While it is "so far so good" on beef, I hope that the right hon. Gentleman will keep in mind at all times the need to safeguard the home producer, upon whom our position will depend no matter what anybody does.

We agree with the conclusion in paragraph 4 about animal health. We endorse the Minister's view that the results are satisfactory. He is right to be cautious about vaccination against foot-and-mouth disease. There would be no justification for accepting any kind of avoidable risks in dealing with this serious scourge.

I now come to the things that are not in the statement and which we confidently expected would be in it. But we had been warned by extensive leaks in the Press about what the statement would contain. Does not the Minister accept the charge that the Government are putting off the day when the producer in this country can compete on anything like equal terms with Continental producers? Secondly, has not the time come when all of us should accept that the era of relatively cheap food is over? Does the Minister not agree that those in power will only deceive themselves as well as other people if they pretend that we can get back to that era, particularly against a background of a battered currency?

I wish to stress my last point. Will the Minister wholeheartedly accept that the more precarious our position becomes as a world trader the more important it is that we should do everything sensible to avoid long-term damage to our home producers, who have a vital role to play?

Mr. Silkin

I hope that the right hon. Gentleman will acquit me of discourtesy. I offer him the courtesy of congratulating him on what he has described to me as "a bed-of-nails appointment". I hope that we shall have long and interesting discussions across the Floor of the House.

The right hon. Gentleman will realise that one cannot make a statement to the House on the day of the opening of Parliament. That knocked out Wednesday, and, unfortunately, Thursday was a full day for statements. I apologise and hope that this situation will not recur. I shall look into the right hon. Gentleman's complaint that he did not obtain a copy of my statement until late.

I was delighted to find a certain amount of cautious praise for those matters that the right hon. Gentleman felt we had managed to achieve during our last discussions. I shall deal with those matters briefly and go on to the matter about which he had reservations. We are nearly self-sufficient in the European style of beef. Nevertheless, in the past we have always imported beef which is of a different kind from that produced here or in Europe. We have always imported beef for the meat-processing industry, for instance, and it is with that that we are primarily concerned at present.

I hope that the right hon. Gentleman will accept my assurance that I am in favour of having a strong home-based production. That equally applies to the dairy industry and to anything else that we can possibly produce ourselves. There is a dilemma. On two occasions I pointed out our philosophy to the Council. I said clearly that I believed that the fact that one wishes to avoid mountains, lakes or structural surpluses does not mean that efficient countries should not improve their output. I said that ours was such an efficient country. That is the philosophy of "Food From Our Own Resources"—which is not the most popular of White Papers among some of our Community colleagues. They regard it as anti-Communitaire, but not universal. I believe that that philosophy is right in the national interest and in the interest of the Community.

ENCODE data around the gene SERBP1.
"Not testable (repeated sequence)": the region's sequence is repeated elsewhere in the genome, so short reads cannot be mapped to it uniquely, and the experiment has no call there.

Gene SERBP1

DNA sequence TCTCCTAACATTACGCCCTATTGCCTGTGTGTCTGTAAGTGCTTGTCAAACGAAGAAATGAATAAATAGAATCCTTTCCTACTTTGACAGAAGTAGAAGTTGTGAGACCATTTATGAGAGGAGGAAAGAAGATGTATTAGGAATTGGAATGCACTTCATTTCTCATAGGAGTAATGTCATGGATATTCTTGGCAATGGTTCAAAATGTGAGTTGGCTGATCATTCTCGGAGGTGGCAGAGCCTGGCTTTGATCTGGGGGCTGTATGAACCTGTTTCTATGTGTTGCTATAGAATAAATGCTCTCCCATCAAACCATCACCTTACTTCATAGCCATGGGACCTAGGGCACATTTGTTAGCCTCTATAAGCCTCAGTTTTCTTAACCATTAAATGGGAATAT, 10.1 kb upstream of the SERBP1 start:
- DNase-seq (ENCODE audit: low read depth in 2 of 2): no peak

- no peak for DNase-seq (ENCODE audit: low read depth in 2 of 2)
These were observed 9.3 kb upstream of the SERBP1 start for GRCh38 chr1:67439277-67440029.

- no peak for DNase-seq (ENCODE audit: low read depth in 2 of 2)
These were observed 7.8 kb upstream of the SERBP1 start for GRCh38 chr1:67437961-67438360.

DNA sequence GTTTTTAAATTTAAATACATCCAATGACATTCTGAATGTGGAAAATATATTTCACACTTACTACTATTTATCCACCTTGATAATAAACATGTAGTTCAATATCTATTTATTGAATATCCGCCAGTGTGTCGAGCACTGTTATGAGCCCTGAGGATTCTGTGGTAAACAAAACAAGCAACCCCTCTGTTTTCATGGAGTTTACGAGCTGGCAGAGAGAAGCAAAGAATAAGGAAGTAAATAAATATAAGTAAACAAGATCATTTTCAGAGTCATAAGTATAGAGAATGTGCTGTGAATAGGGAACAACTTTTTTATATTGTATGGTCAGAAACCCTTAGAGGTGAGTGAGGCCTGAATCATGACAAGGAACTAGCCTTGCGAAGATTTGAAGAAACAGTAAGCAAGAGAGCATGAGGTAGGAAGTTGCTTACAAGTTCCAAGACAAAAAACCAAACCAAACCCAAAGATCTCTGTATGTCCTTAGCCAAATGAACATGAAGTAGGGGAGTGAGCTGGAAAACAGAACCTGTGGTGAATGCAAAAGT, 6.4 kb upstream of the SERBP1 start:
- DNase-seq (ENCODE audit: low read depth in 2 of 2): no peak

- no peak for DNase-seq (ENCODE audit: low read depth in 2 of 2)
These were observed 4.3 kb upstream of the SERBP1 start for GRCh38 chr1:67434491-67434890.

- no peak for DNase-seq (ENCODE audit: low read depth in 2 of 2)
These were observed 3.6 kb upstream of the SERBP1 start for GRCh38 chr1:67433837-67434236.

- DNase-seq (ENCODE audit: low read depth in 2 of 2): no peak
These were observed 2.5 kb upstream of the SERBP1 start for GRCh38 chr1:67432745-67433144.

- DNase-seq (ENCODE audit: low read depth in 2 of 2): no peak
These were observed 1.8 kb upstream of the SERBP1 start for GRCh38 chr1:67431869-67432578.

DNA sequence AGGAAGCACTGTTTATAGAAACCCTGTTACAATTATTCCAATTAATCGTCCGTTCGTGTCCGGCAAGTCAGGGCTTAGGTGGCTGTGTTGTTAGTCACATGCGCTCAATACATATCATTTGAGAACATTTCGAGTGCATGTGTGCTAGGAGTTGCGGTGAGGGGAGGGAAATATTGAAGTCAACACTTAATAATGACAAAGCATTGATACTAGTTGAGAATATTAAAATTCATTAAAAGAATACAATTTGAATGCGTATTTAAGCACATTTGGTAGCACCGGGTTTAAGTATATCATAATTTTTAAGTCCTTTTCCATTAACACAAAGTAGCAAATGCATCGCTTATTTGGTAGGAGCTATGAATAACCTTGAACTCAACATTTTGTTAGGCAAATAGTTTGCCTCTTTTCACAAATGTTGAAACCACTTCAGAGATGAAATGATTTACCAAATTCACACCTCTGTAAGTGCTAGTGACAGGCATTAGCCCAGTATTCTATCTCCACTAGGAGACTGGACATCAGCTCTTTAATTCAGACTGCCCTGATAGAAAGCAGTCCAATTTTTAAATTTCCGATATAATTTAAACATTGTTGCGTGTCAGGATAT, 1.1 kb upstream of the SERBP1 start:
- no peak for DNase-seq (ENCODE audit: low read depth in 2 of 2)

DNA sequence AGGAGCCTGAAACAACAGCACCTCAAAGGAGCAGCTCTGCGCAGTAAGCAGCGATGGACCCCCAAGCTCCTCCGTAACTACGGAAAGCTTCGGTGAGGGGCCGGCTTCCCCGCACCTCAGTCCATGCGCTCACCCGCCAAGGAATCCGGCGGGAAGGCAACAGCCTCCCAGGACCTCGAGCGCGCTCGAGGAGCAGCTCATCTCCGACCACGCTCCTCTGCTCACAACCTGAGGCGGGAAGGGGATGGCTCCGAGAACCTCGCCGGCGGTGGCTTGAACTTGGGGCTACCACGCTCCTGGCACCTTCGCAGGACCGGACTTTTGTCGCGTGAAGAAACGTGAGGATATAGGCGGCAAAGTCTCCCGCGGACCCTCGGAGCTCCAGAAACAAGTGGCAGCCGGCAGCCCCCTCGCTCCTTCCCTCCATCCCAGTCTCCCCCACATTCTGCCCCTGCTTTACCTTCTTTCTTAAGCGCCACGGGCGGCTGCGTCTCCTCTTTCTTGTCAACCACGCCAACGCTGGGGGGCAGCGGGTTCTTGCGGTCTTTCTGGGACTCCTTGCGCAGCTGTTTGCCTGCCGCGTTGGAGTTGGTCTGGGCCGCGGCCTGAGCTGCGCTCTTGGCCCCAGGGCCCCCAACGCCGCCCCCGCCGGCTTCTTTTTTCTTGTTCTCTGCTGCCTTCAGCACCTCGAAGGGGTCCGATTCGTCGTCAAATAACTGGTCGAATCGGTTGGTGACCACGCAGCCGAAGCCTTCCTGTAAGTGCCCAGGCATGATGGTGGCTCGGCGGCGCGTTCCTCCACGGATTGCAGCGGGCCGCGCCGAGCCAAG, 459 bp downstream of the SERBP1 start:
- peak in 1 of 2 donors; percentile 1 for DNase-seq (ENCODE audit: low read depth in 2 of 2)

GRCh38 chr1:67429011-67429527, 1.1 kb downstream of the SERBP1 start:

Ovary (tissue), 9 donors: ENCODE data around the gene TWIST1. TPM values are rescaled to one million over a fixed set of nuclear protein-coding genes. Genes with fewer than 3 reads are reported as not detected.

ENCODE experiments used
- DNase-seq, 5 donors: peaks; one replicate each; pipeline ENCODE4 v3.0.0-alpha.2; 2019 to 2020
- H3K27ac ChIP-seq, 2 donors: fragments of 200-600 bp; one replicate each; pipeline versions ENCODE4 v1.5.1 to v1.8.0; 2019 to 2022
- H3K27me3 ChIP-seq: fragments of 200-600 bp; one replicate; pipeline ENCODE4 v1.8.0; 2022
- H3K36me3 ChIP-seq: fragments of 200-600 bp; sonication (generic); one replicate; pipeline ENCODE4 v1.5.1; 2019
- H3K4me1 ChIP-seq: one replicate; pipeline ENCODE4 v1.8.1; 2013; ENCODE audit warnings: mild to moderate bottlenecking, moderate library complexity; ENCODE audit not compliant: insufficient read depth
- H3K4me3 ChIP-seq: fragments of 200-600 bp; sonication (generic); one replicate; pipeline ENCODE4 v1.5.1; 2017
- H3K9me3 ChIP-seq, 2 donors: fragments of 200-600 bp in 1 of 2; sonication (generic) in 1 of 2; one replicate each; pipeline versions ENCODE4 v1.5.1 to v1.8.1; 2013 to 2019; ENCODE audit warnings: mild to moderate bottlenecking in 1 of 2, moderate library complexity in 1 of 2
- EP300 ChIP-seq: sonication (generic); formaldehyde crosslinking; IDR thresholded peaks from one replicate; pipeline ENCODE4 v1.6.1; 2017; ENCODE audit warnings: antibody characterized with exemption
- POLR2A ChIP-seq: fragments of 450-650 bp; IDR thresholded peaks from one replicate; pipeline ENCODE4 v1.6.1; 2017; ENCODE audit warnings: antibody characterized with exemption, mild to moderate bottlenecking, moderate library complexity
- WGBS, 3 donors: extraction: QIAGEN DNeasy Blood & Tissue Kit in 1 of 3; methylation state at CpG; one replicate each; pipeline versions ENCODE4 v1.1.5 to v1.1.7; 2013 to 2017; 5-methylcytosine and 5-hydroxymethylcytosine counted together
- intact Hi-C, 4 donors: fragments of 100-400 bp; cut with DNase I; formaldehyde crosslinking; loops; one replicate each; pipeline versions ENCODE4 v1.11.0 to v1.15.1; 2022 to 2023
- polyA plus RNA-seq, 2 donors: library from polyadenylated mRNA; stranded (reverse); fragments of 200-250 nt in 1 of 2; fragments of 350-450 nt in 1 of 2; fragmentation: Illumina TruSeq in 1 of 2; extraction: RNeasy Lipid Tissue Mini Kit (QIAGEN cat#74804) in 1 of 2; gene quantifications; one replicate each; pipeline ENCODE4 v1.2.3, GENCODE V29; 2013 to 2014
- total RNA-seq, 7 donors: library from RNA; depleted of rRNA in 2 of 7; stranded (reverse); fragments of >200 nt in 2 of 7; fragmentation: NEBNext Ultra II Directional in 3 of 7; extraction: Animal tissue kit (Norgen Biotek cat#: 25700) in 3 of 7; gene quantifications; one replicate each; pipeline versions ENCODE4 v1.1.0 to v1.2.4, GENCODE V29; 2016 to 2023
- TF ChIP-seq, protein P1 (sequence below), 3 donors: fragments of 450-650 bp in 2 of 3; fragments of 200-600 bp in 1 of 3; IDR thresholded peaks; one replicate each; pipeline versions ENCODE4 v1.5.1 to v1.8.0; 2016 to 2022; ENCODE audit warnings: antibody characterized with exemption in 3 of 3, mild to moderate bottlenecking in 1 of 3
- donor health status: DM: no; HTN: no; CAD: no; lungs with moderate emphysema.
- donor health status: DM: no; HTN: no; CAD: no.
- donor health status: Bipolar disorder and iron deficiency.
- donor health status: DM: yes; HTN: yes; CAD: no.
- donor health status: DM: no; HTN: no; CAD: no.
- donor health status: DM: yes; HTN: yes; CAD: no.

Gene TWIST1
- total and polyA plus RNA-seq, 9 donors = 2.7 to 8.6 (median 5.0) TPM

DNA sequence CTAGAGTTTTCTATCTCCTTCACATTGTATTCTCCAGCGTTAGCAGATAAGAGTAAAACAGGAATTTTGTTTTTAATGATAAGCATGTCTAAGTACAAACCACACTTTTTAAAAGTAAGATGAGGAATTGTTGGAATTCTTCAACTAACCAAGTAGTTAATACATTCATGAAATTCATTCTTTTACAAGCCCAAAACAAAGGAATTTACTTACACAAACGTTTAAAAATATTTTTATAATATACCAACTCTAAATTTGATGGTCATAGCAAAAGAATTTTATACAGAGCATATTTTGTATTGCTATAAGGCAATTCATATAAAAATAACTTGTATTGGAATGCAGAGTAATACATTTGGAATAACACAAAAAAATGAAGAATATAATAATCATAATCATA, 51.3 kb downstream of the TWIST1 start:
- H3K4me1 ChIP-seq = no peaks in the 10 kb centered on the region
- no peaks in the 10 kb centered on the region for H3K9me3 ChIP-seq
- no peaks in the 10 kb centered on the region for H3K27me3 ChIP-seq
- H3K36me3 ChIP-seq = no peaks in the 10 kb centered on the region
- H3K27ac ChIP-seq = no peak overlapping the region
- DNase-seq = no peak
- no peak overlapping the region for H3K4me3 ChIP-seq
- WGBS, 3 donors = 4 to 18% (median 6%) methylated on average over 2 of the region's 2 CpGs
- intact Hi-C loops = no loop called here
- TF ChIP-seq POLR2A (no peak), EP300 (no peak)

When the right hon. Member talked of the industry generally, he was making a veiled reference to the green pound and its possible devaluation. There is only one criterion concerning the green pound, and that is that its movement one way or the other must be in the national interest at any time. I have absolutely no dogma about it. It is not a totem pole of any kind. As Minister, I shall do my best to see that when there is a move it will be in the national interest.

Mr Craig

How will the Minister cope with the anomaly of the green pound that exists in Northern Ireland? The Government responded to the situation by a £1 million subsidy for a limited time. Do the Government propose to withdraw that subsidy and leave Northern Ireland to deal with the situation with its own resources?

Mr. Silkin

There is an anomaly in the position in Northern Ireland and the Irish Republic. To be frank about it—and I hope that my right hon. Friend the Secretary of State for Northern Ireland will not mind my saying this in his absence—the anomaly arises because of the ease with which cattle and pigs, in particular, can be smuggled across the border. We are moving as speedily as we can consistent with the promise given that we would introduce measures only when we knew that they were necessary, and that in any case such measures would be operated for a relatively short period of time. I hope that we can get the matter sorted out. I would be grateful if the hon. Member for Belfast, East (Mr. Craig) would not press me too hard, because there are difficulties, and discussions are necessary.

Mrs. Dunwoody

Is my right hon. Friend aware that we warmly welcome his sensible statement, which seems the first shaft of light in agriculture policy that we have seen for many a long decade? Will he continue his strong resistance to the more obvious nonsenses like a tax on vegetable oils? Will he also make it clear to the right hon. Member for Yeovil (Mr. Peyton) that if dairy produce is produced in large amounts and its price consistently rises, people in this country will not be able to afford it, and that when the housewife gets to that point the surpluses will simply go into intervention at considerable cost to the taxpayer and considerable irritation to every member of the Housewives' League?